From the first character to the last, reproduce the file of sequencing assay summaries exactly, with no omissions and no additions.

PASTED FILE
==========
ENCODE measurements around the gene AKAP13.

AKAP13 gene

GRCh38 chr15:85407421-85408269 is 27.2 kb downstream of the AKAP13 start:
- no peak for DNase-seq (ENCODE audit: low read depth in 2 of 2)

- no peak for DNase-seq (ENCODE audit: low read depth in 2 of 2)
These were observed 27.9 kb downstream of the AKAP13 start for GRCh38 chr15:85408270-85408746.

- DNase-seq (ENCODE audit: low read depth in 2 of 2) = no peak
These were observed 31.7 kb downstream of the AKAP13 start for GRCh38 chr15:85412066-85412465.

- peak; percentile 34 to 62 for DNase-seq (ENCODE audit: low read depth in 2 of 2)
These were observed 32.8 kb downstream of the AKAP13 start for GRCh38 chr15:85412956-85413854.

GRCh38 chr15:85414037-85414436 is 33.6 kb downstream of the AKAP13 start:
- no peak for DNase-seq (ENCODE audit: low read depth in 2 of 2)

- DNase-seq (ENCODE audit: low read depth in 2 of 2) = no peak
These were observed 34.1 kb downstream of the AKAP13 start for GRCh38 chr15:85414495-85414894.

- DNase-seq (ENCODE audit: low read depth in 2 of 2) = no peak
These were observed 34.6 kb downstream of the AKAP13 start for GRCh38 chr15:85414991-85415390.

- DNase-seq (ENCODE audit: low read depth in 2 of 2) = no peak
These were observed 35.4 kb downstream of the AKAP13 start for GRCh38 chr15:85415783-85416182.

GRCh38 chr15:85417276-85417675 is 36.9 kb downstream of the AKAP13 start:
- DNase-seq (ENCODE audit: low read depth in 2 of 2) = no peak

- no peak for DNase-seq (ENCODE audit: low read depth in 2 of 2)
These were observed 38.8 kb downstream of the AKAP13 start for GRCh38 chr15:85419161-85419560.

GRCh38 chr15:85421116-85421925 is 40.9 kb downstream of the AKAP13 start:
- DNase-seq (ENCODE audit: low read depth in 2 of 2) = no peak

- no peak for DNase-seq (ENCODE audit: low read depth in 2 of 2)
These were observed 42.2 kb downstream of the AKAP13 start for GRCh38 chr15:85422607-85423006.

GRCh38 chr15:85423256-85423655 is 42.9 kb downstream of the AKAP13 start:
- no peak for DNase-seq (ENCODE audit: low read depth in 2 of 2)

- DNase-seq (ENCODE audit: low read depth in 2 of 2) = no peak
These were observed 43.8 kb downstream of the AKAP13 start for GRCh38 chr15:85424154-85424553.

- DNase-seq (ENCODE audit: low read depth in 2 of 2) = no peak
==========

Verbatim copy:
ENCODE measurements around the gene AKAP13.

AKAP13 gene

GRCh38 chr15:85407421-85408269 is 27.2 kb downstream of the AKAP13 start:
- no peak for DNase-seq (ENCODE audit: low read depth in 2 of 2)

- no peak for DNase-seq (ENCODE audit: low read depth in 2 of 2)
These were observed 27.9 kb downstream of the AKAP13 start for GRCh38 chr15:85408270-85408746.

- DNase-seq (ENCODE audit: low read depth in 2 of 2) = no peak
These were observed 31.7 kb downstream of the AKAP13 start for GRCh38 chr15:85412066-85412465.

- peak; percentile 34 to 62 for DNase-seq (ENCODE audit: low read depth in 2 of 2)
These were observed 32.8 kb downstream of the AKAP13 start for GRCh38 chr15:85412956-85413854.

GRCh38 chr15:85414037-85414436 is 33.6 kb downstream of the AKAP13 start:
- no peak for DNase-seq (ENCODE audit: low read depth in 2 of 2)

- DNase-seq (ENCODE audit: low read depth in 2 of 2) = no peak
These were observed 34.1 kb downstream of the AKAP13 start for GRCh38 chr15:85414495-85414894.

- DNase-seq (ENCODE audit: low read depth in 2 of 2) = no peak
These were observed 34.6 kb downstream of the AKAP13 start for GRCh38 chr15:85414991-85415390.

- DNase-seq (ENCODE audit: low read depth in 2 of 2) = no peak
These were observed 35.4 kb downstream of the AKAP13 start for GRCh38 chr15:85415783-85416182.

GRCh38 chr15:85417276-85417675 is 36.9 kb downstream of the AKAP13 start:
- DNase-seq (ENCODE audit: low read depth in 2 of 2) = no peak

- no peak for DNase-seq (ENCODE audit: low read depth in 2 of 2)
These were observed 38.8 kb downstream of the AKAP13 start for GRCh38 chr15:85419161-85419560.

GRCh38 chr15:85421116-85421925 is 40.9 kb downstream of the AKAP13 start:
- DNase-seq (ENCODE audit: low read depth in 2 of 2) = no peak

- no peak for DNase-seq (ENCODE audit: low read depth in 2 of 2)
These were observed 42.2 kb downstream of the AKAP13 start for GRCh38 chr15:85422607-85423006.

GRCh38 chr15:85423256-85423655 is 42.9 kb downstream of the AKAP13 start:
- no peak for DNase-seq (ENCODE audit: low read depth in 2 of 2)

- DNase-seq (ENCODE audit: low read depth in 2 of 2) = no peak
These were observed 43.8 kb downstream of the AKAP13 start for GRCh38 chr15:85424154-85424553.

- DNase-seq (ENCODE audit: low read depth in 2 of 2) = no peak